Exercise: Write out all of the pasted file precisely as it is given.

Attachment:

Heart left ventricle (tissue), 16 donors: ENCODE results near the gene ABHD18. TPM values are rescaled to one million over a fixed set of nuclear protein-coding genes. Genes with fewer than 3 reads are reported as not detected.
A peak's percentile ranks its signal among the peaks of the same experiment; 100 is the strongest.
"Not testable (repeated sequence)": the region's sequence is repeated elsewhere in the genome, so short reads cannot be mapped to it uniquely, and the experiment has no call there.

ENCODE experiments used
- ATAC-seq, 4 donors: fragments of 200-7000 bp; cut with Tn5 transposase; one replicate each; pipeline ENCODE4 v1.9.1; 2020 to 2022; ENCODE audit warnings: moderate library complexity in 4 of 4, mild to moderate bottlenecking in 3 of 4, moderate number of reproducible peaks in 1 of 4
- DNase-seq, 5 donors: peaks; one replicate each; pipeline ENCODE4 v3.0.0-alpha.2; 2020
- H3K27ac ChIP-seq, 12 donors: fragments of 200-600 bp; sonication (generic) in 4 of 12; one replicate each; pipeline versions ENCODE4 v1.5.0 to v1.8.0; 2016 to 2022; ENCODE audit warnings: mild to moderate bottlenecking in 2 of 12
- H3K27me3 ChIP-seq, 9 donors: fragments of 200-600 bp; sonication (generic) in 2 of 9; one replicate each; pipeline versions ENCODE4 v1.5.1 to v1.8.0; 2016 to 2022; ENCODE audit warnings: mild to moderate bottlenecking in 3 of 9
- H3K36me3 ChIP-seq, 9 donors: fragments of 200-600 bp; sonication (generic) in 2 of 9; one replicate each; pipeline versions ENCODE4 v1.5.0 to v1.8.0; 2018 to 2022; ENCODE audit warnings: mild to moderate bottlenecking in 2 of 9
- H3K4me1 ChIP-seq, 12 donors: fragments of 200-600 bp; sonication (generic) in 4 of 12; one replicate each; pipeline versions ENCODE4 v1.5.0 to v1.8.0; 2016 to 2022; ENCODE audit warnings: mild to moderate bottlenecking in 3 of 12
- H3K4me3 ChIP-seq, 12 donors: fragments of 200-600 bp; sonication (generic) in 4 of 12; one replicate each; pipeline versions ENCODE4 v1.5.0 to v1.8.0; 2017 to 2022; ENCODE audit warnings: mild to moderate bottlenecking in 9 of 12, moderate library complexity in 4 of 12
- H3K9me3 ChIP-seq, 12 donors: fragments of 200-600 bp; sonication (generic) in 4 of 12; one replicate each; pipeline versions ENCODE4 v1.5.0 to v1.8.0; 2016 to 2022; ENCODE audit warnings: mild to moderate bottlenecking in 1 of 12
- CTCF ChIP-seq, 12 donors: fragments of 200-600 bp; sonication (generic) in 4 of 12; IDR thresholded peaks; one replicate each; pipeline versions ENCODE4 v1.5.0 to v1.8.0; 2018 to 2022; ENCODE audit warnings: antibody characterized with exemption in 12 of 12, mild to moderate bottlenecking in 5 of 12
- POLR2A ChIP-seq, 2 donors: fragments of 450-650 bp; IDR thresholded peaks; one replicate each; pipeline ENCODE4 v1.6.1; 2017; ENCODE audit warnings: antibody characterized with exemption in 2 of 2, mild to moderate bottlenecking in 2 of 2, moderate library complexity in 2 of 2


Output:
Heart left ventricle (tissue), 16 donors: ENCODE results near the gene ABHD18. TPM values are rescaled to one million over a fixed set of nuclear protein-coding genes. Genes with fewer than 3 reads are reported as not detected.
A peak's percentile ranks its signal among the peaks of the same experiment; 100 is the strongest.
"Not testable (repeated sequence)": the region's sequence is repeated elsewhere in the genome, so short reads cannot be mapped to it uniquely, and the experiment has no call there.

ENCODE experiments used
- ATAC-seq, 4 donors: fragments of 200-7000 bp; cut with Tn5 transposase; one replicate each; pipeline ENCODE4 v1.9.1; 2020 to 2022; ENCODE audit warnings: moderate library complexity in 4 of 4, mild to moderate bottlenecking in 3 of 4, moderate number of reproducible peaks in 1 of 4
- DNase-seq, 5 donors: peaks; one replicate each; pipeline ENCODE4 v3.0.0-alpha.2; 2020
- H3K27ac ChIP-seq, 12 donors: fragments of 200-600 bp; sonication (generic) in 4 of 12; one replicate each; pipeline versions ENCODE4 v1.5.0 to v1.8.0; 2016 to 2022; ENCODE audit warnings: mild to moderate bottlenecking in 2 of 12
- H3K27me3 ChIP-seq, 9 donors: fragments of 200-600 bp; sonication (generic) in 2 of 9; one replicate each; pipeline versions ENCODE4 v1.5.1 to v1.8.0; 2016 to 2022; ENCODE audit warnings: mild to moderate bottlenecking in 3 of 9
- H3K36me3 ChIP-seq, 9 donors: fragments of 200-600 bp; sonication (generic) in 2 of 9; one replicate each; pipeline versions ENCODE4 v1.5.0 to v1.8.0; 2018 to 2022; ENCODE audit warnings: mild to moderate bottlenecking in 2 of 9
- H3K4me1 ChIP-seq, 12 donors: fragments of 200-600 bp; sonication (generic) in 4 of 12; one replicate each; pipeline versions ENCODE4 v1.5.0 to v1.8.0; 2016 to 2022; ENCODE audit warnings: mild to moderate bottlenecking in 3 of 12
- H3K4me3 ChIP-seq, 12 donors: fragments of 200-600 bp; sonication (generic) in 4 of 12; one replicate each; pipeline versions ENCODE4 v1.5.0 to v1.8.0; 2017 to 2022; ENCODE audit warnings: mild to moderate bottlenecking in 9 of 12, moderate library complexity in 4 of 12
- H3K9me3 ChIP-seq, 12 donors: fragments of 200-600 bp; sonication (generic) in 4 of 12; one replicate each; pipeline versions ENCODE4 v1.5.0 to v1.8.0; 2016 to 2022; ENCODE audit warnings: mild to moderate bottlenecking in 1 of 12
- CTCF ChIP-seq, 12 donors: fragments of 200-600 bp; sonication (generic) in 4 of 12; IDR thresholded peaks; one replicate each; pipeline versions ENCODE4 v1.5.0 to v1.8.0; 2018 to 2022; ENCODE audit warnings: antibody characterized with exemption in 12 of 12, mild to moderate bottlenecking in 5 of 12
- POLR2A ChIP-seq, 2 donors: fragments of 450-650 bp; IDR thresholded peaks; one replicate each; pipeline ENCODE4 v1.6.1; 2017; ENCODE audit warnings: antibody characterized with exemption in 2 of 2, mild to moderate bottlenecking in 2 of 2, moderate library complexity in 2 of 2